Tuesday, November 04, 2003


"We can see only a career of slaughter, of devastation and of decay; murder and rapine abroad, and disturbances and misery at home. Such has ever been the bloody course of empire,¡¨ wrote the Washington Anti-Imperialist League prophetically in the Washington Sentinel on November 3, 1900, almost two years after America annexed the fledgling Philippine Republic.

On the same day that the address of its Washington branch was published, Josephine Shaw Lowell, the first woman to be elected as an officer of the Anti-Imperialist League, stated the basis by which the fate of America and those of the peoples she subjugates are forcibly entwined: “When the people of the United States consent to deprive another people of its rights and liberties, they strike a terrific blow at the foundations upon which stand their own rights and liberties."

It gives you pause and makes you wonder.

So much shared history with America. And yet because so little of it seems to guide our Filipino leaders today, only the counsel of America’s warmongers is heard while the wisdom emanating from the unlikeliest of sources is neglected.

Like unheralded Americans. The common folks who see no need to wrap themselves with stars and stripes yet who, by their deeds, have become more star-spangled than all the thugs of Washington could ever hope to be.

Like Faith Fippinger, retired teacher for the blind: At 62 years of age, nearing the twilight of her years, Faith decided to live in the grounds of an aging oil refinery in Baghdad as a human shield in the run-up to the US invasion of Iraq. For doing this the US treasury has threatened her with 12 years of prison and up to $1 million in fines.Yet Faith said she will not pay, “having made the decision to go there out of caring for human life, and then once there having to deal with the dead children from cluster bombs, and also seeing the young American military being killed."

Like John Titus, father of 28- year-old Alicia who was killed in the September 11 terrorist attacks:

“I yearn for release from the pain ... [from] the heartache that I feel each moment of each day since Alicia¡¦s death Forgiveness is a letting go of those feelings that long to consume you with a twisted grief filled with hate and revenge ... [but] that is not who I am and it would not bring my Alicia back ... must learn to forgive those responsible or the anger would consume me like a cancer ... Working for peace and justice in a world that seems so inept in both has given new meaning to my life. For this is what my dear Alicia was all about 'an old soul' because of her deep wisdom and constant search for truth to direct the course of her love ... The needless killing of my daughter and the other 3,000 victims of September 11th, along with the subsequent killing of the innocent children of Afghanistan and Iraq must cease!”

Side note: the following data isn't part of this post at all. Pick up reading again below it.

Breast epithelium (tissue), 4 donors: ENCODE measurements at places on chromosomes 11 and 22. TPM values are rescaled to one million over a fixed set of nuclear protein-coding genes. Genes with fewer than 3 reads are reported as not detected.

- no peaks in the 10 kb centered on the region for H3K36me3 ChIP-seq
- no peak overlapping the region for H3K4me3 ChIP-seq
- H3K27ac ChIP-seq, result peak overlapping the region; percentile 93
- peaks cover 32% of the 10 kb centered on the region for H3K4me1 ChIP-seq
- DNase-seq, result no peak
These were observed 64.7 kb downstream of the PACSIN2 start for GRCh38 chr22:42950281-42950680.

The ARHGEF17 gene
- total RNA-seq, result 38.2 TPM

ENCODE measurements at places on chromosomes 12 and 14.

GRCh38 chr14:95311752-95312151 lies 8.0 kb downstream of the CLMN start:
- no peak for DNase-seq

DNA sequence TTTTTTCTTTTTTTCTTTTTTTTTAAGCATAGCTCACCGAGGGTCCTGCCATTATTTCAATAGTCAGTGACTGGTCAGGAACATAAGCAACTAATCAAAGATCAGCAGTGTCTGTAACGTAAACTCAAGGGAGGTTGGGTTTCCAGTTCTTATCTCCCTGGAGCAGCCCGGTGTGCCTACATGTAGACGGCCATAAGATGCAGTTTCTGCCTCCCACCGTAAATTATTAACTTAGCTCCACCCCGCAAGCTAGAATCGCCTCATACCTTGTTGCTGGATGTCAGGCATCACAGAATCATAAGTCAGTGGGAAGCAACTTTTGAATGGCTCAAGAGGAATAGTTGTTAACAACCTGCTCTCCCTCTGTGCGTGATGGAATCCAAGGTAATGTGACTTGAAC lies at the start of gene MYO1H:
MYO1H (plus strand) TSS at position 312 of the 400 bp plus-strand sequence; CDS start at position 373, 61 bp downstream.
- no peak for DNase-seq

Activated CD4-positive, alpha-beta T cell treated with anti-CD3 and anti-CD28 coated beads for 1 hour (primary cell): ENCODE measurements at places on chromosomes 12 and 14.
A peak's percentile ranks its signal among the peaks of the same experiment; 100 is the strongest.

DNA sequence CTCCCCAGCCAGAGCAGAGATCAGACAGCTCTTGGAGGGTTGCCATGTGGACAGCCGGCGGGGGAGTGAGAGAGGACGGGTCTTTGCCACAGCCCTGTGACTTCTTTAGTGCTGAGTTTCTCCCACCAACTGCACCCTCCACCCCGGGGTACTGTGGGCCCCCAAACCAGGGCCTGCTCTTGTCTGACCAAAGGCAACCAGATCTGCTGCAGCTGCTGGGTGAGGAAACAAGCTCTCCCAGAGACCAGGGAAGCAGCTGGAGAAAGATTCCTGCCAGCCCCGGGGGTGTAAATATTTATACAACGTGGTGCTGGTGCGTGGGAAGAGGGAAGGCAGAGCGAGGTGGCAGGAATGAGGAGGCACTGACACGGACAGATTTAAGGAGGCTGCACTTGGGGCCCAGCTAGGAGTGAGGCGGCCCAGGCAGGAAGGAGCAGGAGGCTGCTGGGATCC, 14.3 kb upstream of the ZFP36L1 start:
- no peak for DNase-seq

Like Wright Salisbury, the father-in-law of Ted Hennessey who was killed when American Airlines Flight 11 slammed into a World Trade Center tower:

“[O]ur own government, and commercial interests that supported our government, had precipitated this attack as much as the vicious mentalities of the attackers. ... We must remember that the enemy does not live halfway around the globe, but in our own hearts, and that only with love of our fellow man will the hatreds of the world be ended once and for all.”

Like Amber Amundson, whose husband, Craig Scott Amundson, was killed in the attack on the Pentagon:

“I have heard angry rhetoric by some Americans, including many of our nation’s leaders, who advise a heavy dose of revenge and punishment. To those leaders, I would like to make it clear that my family and I take no comfort in your words of rage. If you choose to respond to this incomprehensible brutality by perpetuating violence against other innocent human beings, you may not do so in the name of justice for my husband.”

Like Peaceful Tomorrows, an organization founded by the families of those who perished in the September 11 attacks, which said on the second anniversary of 9/11 that America¡¦s military campaigns in Afghanistan and Iraq merely ¡§created more bereaved families like ours.”

“Ordinary Afghans killed by US bombs … the Iraqi dead … we hold them in our hearts today as another set of victims created by the tragedy of 9/11 ... While September 11 stands as a unique tragedy in the American experience, the sad reality is that people in other countries have been experiencing their own September 11 with much less fanfare all the time ... We are honored to stand with our brothers and sisters around the world who know that we the people must find another way to live together on this planet ... We owe it to the dead, we need it for the living and we must do it for the generations to follow.”

The greatest wealth in the world we stand to gain just by clasping the hands of those who truly embrace America’s ideals. Because these are our ideals, too. Peace. Solidarity. Respect.

Comments are welcome at xioi@excite.com
Op-Ed, TODAY and abscbnnews.com

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